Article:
Gov. Mitch Daniels says businesses talking gay marriage in Indiana
Gov. declines to say if he supports the ban
Last Updated: 363 days ago
INDIANAPOLIS - Gov. Mitch Daniels said he has been hearing from companies looking to preserve benefits for gay couples in the state's brewing gay marriage debate.
A measure that would write Indiana's gay marriage ban into the state constitution was approved by lawmakers last year and could come up for a vote again next year. If approved twice, it would go before voters in 2014.
Daniels has never taken a position on the issue and declined Wednesday to say whether he supports the ban.
He said he does not intend to weigh in on the issues as Indiana lawmakers consider whether to put the question to voters in a November 2014 referendum, but that businesses opposing the measure have warned him it would hurt their ability to recruit top candidates.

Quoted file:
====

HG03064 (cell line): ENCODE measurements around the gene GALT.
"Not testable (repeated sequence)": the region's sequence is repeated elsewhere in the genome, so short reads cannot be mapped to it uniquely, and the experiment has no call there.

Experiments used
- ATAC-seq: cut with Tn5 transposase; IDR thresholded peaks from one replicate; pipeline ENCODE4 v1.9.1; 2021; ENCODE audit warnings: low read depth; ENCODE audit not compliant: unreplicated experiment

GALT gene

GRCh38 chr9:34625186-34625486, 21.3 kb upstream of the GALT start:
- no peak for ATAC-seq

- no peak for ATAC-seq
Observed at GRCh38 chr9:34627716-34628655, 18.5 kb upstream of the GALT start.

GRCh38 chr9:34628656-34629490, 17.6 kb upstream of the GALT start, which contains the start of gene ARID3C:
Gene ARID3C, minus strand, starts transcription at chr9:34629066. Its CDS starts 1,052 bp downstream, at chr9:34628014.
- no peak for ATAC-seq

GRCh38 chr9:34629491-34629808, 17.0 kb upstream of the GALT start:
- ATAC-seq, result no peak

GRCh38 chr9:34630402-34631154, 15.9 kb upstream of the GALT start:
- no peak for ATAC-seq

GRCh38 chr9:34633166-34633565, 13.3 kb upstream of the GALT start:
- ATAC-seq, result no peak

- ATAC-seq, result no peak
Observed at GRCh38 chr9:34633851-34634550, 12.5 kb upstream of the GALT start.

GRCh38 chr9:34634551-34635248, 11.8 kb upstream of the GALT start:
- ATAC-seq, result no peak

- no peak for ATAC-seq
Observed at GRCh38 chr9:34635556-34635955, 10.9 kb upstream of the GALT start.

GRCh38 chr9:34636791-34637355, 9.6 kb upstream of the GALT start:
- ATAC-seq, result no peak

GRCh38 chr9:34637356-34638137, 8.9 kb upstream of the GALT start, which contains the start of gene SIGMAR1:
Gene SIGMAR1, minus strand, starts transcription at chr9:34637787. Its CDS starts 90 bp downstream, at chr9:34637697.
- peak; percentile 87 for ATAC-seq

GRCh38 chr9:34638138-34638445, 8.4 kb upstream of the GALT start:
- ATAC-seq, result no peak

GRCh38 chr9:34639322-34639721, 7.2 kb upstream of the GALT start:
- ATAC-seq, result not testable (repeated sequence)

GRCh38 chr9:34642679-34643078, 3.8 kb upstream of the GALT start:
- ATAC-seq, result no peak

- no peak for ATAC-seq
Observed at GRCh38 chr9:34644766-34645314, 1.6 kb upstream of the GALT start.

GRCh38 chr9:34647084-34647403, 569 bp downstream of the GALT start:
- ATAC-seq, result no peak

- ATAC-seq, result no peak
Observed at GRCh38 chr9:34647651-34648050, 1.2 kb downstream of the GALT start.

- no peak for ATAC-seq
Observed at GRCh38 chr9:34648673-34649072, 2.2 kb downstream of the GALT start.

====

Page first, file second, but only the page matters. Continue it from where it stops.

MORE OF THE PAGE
"I think those businesses ought to speak for themselves. I’ve heard from a number of them, as recently as this morning," Daniels said. "But I’m not telling the next legislature or administration what to do about budgets or other issues, and I think I should let them make that decision then. I’m headed for a different life."
He said he does not believe a constitutional same-sex marriage ban would "isolate" Indiana, since more than 30 other states have adopted bans, too.
He declined to take a position either way on the amendment.
"I’m transitioning out. I’m just going to be one more citizen, as far as I’m concerned, on this question," he said.
Since Republicans retain control of both the House and the Senate, they’d be favored to win such a vote.
But recent public opinion polls show the state’s voters nearly evenly split on the topic, and for the first time, four states voted in favor of allowing same-sex marriage this year.
The measure could be on hold for a while, however. The Supreme Court is set to take up the issue and could make any action by lawmakers moot.
Copyright 2012 Scripps Media, Inc. The Associated Press contributed to this report. All rights reserved. This material may not be published, broadcast, rewritten, or redistributed.